In Window to the Womb (Franchise) Ltd, D I Harries Ltd, DJC Studios Ltd, and the Commissioners for Her Majesty’s Revenue and Customs  UKFTT 201 the First Tier Tax Tribunal ruled that ultrasound scanning services constituted an exempt supply of medical care. HMRC lost the tax tribunal appeal over the VAT treatment of supplies of ultrasound scanning services to pregnant women, which the appellants claimed should be exempt as supplies of medical care, but which HMRC argued were standard rated.
These appeals are lead cases and concern the VAT treatment of supplies of certain ultrasound scanning services to pregnant women. The issue in each appeal is whether the supplies are standard rated for VAT purposes as HMRC contend, or exempt as the appellants contend. The appellants say that they are exempt as supplies of medical care.
The issues of law common to each appeal were stated as follows in a direction released on 22 October 2018:
“ … whether certain supplies made by the appellants at particular times are exempt from VAT either:
(a) as supplies of services constituting the provision of medical care by a person registered or enrolled in the register kept under the Health and Social Work Professions Order 2001 pursuant to Item 1 Group 7 Schedule 9 Value Added Tax Act 1994, or
(b) as the provision of care or medical or surgical treatment and, in connection with it, the supply of any goods, in any hospital or state regulated institution pursuant to Item 4 Group 7 Schedule 9 Value Added Tax Act 1994.”Window to the Womb (Franchise) Ltd, D I Harries Ltd, DJC Studios Ltd, and the Commissioners for Her Majesty’s Revenue and Customs  UKFTT 201
The HMRC decisions under appeal
The decisions under appeal were as follows:
(1) A decision addressed to the appellant dated 21 December 2016 to the effect that supplies of scanning services made by franchisees of the appellant are standard rated. Decisions to the same effect were addressed to the franchisees.
(2) Assessments to VAT dated 20 April 2017 to the franchisees in the sum of £3,341 for period 01/17 and to DJC in the sum of £24,106 for periods 07/14 to 01/17.
(3) A decision addressed to the appellant dated 26 March 2018 to the effect that supplies of scanning services made by franchisees of the appellant should continue to be standard rated.
WTTW operates a franchise model for businesses which supply various packages of ultrasound scans for pregnant women. Harries and DJC are franchisees. The appellants contend that what is being supplied in each case is a supply of medical care. The respondents contend that in each case what is being supplied is a “bonding experience” or a “reassurance scan” for pregnant women based on viewing the fetus and being provided with images.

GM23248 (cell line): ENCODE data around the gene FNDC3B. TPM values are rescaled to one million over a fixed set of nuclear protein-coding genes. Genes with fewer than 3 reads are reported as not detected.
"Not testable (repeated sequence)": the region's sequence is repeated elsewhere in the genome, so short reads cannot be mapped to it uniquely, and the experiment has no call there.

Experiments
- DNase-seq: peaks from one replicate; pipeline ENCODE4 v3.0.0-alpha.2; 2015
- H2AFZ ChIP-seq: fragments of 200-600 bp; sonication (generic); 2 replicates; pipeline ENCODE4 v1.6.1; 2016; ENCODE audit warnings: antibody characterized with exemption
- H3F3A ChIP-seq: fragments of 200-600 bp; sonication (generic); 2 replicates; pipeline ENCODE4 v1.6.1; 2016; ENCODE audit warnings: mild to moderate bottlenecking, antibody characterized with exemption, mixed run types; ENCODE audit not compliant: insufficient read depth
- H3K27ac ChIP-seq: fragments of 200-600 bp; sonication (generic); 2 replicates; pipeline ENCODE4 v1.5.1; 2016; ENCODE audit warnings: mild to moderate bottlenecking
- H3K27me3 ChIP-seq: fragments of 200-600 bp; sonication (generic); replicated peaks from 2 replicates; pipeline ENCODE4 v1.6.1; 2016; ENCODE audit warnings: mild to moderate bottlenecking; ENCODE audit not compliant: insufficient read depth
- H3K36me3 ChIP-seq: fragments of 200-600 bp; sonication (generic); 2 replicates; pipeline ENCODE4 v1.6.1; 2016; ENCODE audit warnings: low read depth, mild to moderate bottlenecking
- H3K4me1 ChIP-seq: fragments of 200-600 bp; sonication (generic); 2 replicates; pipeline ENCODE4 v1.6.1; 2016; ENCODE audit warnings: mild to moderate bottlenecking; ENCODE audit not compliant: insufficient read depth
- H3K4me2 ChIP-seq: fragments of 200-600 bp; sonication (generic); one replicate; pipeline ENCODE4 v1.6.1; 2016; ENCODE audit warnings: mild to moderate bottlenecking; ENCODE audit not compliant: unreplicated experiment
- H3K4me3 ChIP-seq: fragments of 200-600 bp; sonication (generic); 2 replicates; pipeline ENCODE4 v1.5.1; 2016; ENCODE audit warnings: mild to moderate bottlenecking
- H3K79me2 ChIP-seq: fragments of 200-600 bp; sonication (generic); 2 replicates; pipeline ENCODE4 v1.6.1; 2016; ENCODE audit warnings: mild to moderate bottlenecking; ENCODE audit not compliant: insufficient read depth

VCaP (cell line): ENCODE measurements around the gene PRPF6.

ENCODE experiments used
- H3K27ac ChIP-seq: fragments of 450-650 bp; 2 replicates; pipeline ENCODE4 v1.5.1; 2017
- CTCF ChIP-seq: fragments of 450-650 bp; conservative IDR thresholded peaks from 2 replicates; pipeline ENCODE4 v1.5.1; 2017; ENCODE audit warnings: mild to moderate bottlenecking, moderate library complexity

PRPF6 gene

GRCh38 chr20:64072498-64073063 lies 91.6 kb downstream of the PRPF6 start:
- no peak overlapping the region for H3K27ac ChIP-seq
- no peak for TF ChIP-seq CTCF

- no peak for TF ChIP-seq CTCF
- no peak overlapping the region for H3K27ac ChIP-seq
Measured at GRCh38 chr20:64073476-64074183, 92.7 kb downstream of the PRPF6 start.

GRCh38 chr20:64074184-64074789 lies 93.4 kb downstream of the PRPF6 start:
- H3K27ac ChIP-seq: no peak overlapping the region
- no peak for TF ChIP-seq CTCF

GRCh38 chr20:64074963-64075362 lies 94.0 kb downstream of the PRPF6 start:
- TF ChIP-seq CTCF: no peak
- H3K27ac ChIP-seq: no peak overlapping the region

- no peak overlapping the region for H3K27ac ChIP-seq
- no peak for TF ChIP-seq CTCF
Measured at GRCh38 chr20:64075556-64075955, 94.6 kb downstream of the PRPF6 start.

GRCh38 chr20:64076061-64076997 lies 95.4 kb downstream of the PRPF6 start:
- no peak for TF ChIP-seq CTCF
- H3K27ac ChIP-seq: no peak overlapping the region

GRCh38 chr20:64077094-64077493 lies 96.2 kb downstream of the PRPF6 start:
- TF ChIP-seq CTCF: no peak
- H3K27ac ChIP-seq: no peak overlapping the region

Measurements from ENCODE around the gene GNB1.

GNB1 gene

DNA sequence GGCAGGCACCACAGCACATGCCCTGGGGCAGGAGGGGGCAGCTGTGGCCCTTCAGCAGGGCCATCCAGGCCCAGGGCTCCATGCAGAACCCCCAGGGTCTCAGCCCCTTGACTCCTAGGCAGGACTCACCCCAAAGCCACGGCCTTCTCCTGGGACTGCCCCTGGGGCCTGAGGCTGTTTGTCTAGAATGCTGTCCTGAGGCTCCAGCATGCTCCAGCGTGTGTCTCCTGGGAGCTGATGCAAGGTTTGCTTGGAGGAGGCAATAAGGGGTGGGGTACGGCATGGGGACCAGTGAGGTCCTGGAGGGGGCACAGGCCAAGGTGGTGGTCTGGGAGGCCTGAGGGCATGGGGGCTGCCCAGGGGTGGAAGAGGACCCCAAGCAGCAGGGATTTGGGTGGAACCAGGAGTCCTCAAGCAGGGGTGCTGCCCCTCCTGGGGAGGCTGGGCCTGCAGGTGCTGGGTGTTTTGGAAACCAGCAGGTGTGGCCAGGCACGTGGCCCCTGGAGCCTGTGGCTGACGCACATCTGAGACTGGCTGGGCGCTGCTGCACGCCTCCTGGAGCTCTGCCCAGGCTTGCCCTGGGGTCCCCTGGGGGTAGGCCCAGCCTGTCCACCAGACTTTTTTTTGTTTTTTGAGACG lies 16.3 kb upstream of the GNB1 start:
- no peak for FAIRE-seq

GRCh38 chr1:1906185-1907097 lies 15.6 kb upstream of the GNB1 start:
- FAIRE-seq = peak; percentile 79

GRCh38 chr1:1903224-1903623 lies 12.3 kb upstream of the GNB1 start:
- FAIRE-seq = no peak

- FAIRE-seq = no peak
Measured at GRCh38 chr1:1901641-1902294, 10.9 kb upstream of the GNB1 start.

Tribunal Judge Jonathan Cannan was satisfied that the appellants’ supplies are indeed exempt supplies of medical care and therefore allowed the appeal.
The Tribunal cited the leading Court of Justice judgment in this area in d’Ambrumenil and another v Customs and Excise Commissioners; Unterpertinger v Pensionversicherungsanstalt der Arbeiter  STC 650 (“d’Ambrumenil”). It is well established from d’Ambrumenil and other case law in the CJEU that the purpose of the exemption is to reduce the cost of medical care and that medical care must have a therapeutic aim. It is clear that the focus is on whether the principal purpose of the supply is therapeutic and/or prophylactic in nature. In order to fall within the exemption for medical care, the principal purpose of the service must be to diagnose, monitor, treat or prevent illness. One purpose of a supply may be to provide a medical diagnosis, but it is the principal purpose which is determinative. It is not sufficient if the medical care is incidental or ancillary to the principal purpose.
On the facts of the case, the Tribunal was satisfied on the evidence before it that the principal purpose of typical customers of the appellants for First Scans is the diagnosis, prevention or monitoring of a medical condition. The appellants’ supplies of First Scans are therefore exempt as a supply of medical care.
In line with the judgment in d’Ambrumenil, the scanning service constituted an exempt supply of medical care.
What happens at a First Tier Tax Tribunal Hearing?
All Basic, Standard and Complex cases are determined by a Hearing. Usually two people sit on the tribunal: a legally qualified judge and a non-lawyer member (for example an accountant). Each party, their witnesses and their legal representatives are entitled to attend the hearing. In Basic and Standard cases, HMRC will be represented by a “presenting officer” from its Appeal and Reviews Unit. In complex cases, either a solicitor or barrister will represent HMRC.